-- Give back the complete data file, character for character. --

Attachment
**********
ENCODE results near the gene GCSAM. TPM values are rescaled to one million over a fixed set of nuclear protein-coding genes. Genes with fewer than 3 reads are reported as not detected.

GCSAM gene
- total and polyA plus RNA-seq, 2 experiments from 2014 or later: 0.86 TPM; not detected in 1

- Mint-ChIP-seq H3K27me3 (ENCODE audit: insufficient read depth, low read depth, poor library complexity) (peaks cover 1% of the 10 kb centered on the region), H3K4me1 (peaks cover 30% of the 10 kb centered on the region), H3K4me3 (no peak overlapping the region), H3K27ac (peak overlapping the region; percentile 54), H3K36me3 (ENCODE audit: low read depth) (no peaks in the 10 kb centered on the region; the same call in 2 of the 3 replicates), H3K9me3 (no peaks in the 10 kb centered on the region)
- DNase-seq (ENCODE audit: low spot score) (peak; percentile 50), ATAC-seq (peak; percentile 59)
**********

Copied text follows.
ENCODE results near the gene GCSAM. TPM values are rescaled to one million over a fixed set of nuclear protein-coding genes. Genes with fewer than 3 reads are reported as not detected.

GCSAM gene
- total and polyA plus RNA-seq, 2 experiments from 2014 or later: 0.86 TPM; not detected in 1

- Mint-ChIP-seq H3K27me3 (ENCODE audit: insufficient read depth, low read depth, poor library complexity) (peaks cover 1% of the 10 kb centered on the region), H3K4me1 (peaks cover 30% of the 10 kb centered on the region), H3K4me3 (no peak overlapping the region), H3K27ac (peak overlapping the region; percentile 54), H3K36me3 (ENCODE audit: low read depth) (no peaks in the 10 kb centered on the region; the same call in 2 of the 3 replicates), H3K9me3 (no peaks in the 10 kb centered on the region)
- DNase-seq (ENCODE audit: low spot score) (peak; percentile 50), ATAC-seq (peak; percentile 59)